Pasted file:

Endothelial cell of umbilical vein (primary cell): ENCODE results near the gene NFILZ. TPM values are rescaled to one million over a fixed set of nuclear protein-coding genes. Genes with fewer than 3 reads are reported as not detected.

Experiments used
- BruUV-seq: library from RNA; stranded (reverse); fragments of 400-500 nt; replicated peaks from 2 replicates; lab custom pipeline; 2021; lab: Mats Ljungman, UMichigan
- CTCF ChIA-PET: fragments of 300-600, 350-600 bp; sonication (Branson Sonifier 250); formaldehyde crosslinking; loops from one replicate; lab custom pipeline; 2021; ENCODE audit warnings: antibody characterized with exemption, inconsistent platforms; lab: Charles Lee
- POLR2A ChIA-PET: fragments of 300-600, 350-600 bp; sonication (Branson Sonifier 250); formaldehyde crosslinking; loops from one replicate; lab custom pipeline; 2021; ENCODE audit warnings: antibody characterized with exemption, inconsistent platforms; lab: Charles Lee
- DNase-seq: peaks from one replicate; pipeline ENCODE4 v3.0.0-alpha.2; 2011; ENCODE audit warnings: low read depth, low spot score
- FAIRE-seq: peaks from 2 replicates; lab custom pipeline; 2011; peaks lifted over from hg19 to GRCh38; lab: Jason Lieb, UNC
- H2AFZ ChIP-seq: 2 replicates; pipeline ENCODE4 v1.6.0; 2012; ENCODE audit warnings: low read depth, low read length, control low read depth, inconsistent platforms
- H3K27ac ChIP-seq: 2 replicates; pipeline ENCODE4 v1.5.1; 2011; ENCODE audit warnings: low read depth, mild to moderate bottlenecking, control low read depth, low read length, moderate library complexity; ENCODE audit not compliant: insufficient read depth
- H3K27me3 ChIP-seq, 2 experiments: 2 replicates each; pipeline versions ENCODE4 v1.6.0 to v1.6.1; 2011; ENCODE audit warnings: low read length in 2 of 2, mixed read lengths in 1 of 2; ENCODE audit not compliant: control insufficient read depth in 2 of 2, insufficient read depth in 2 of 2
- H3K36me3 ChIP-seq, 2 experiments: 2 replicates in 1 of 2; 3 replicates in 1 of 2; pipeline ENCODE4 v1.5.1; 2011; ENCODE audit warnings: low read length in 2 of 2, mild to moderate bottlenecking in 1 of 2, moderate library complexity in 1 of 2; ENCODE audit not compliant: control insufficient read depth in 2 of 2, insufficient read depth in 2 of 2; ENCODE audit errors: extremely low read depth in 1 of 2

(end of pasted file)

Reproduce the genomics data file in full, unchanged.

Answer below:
Endothelial cell of umbilical vein (primary cell): ENCODE results near the gene NFILZ. TPM values are rescaled to one million over a fixed set of nuclear protein-coding genes. Genes with fewer than 3 reads are reported as not detected.

Experiments used
- BruUV-seq: library from RNA; stranded (reverse); fragments of 400-500 nt; replicated peaks from 2 replicates; lab custom pipeline; 2021; lab: Mats Ljungman, UMichigan
- CTCF ChIA-PET: fragments of 300-600, 350-600 bp; sonication (Branson Sonifier 250); formaldehyde crosslinking; loops from one replicate; lab custom pipeline; 2021; ENCODE audit warnings: antibody characterized with exemption, inconsistent platforms; lab: Charles Lee
- POLR2A ChIA-PET: fragments of 300-600, 350-600 bp; sonication (Branson Sonifier 250); formaldehyde crosslinking; loops from one replicate; lab custom pipeline; 2021; ENCODE audit warnings: antibody characterized with exemption, inconsistent platforms; lab: Charles Lee
- DNase-seq: peaks from one replicate; pipeline ENCODE4 v3.0.0-alpha.2; 2011; ENCODE audit warnings: low read depth, low spot score
- FAIRE-seq: peaks from 2 replicates; lab custom pipeline; 2011; peaks lifted over from hg19 to GRCh38; lab: Jason Lieb, UNC
- H2AFZ ChIP-seq: 2 replicates; pipeline ENCODE4 v1.6.0; 2012; ENCODE audit warnings: low read depth, low read length, control low read depth, inconsistent platforms
- H3K27ac ChIP-seq: 2 replicates; pipeline ENCODE4 v1.5.1; 2011; ENCODE audit warnings: low read depth, mild to moderate bottlenecking, control low read depth, low read length, moderate library complexity; ENCODE audit not compliant: insufficient read depth
- H3K27me3 ChIP-seq, 2 experiments: 2 replicates each; pipeline versions ENCODE4 v1.6.0 to v1.6.1; 2011; ENCODE audit warnings: low read length in 2 of 2, mixed read lengths in 1 of 2; ENCODE audit not compliant: control insufficient read depth in 2 of 2, insufficient read depth in 2 of 2
- H3K36me3 ChIP-seq, 2 experiments: 2 replicates in 1 of 2; 3 replicates in 1 of 2; pipeline ENCODE4 v1.5.1; 2011; ENCODE audit warnings: low read length in 2 of 2, mild to moderate bottlenecking in 1 of 2, moderate library complexity in 1 of 2; ENCODE audit not compliant: control insufficient read depth in 2 of 2, insufficient read depth in 2 of 2; ENCODE audit errors: extremely low read depth in 1 of 2